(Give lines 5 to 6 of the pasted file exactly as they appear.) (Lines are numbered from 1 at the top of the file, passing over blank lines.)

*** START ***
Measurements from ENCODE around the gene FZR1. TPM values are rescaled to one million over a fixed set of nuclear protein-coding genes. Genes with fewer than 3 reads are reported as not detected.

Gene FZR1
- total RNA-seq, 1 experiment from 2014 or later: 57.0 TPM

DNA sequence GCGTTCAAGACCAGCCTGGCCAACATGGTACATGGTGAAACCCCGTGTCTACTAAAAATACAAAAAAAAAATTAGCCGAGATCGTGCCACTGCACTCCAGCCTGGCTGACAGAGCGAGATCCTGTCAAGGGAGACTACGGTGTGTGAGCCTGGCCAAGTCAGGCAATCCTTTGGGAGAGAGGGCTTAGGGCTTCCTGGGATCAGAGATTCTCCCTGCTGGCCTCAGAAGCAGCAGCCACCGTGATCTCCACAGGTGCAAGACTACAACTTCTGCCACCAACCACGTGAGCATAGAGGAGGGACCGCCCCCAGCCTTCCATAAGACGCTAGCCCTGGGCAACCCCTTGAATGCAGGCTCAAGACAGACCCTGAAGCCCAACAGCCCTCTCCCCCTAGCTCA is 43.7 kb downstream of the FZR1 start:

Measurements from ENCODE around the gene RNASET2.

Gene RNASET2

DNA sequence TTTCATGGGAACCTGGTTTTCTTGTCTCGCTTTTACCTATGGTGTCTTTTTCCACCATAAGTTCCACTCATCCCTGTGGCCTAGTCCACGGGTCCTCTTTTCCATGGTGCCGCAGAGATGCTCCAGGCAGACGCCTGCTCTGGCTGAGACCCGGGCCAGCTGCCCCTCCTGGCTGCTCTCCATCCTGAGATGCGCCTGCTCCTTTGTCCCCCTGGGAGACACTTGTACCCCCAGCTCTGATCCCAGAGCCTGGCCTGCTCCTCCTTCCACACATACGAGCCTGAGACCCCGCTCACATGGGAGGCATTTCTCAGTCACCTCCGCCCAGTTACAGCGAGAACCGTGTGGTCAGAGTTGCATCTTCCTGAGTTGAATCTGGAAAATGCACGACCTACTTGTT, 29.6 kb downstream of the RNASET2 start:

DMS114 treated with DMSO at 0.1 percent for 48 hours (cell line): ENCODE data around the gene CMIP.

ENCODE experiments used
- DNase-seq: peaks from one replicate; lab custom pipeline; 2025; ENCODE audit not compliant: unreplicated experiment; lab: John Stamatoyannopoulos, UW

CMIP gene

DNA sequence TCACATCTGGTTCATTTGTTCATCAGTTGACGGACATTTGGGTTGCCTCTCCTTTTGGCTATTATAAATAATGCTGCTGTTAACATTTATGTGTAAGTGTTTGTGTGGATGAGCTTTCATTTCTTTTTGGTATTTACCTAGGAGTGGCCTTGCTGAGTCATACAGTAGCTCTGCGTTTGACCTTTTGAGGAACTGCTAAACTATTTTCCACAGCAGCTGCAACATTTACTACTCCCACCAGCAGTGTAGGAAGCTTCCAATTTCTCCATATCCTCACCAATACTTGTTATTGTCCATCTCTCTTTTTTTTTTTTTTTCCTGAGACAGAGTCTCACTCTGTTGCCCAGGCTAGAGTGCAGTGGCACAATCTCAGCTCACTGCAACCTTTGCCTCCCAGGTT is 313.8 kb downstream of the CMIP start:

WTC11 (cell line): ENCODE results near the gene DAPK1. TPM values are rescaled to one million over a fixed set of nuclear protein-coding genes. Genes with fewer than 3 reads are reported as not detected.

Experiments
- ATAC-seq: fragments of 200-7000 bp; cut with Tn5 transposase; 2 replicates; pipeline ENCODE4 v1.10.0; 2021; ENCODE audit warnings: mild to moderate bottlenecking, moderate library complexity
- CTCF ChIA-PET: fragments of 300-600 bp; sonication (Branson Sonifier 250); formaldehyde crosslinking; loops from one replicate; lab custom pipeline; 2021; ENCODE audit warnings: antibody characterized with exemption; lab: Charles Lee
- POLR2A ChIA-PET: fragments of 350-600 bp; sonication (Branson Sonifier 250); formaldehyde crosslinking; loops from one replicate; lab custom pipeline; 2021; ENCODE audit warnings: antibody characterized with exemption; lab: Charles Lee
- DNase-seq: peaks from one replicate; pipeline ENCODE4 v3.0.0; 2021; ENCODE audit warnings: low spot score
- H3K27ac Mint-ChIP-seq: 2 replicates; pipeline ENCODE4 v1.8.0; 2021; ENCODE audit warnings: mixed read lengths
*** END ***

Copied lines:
Measurements from ENCODE around the gene RNASET2.

Gene RNASET2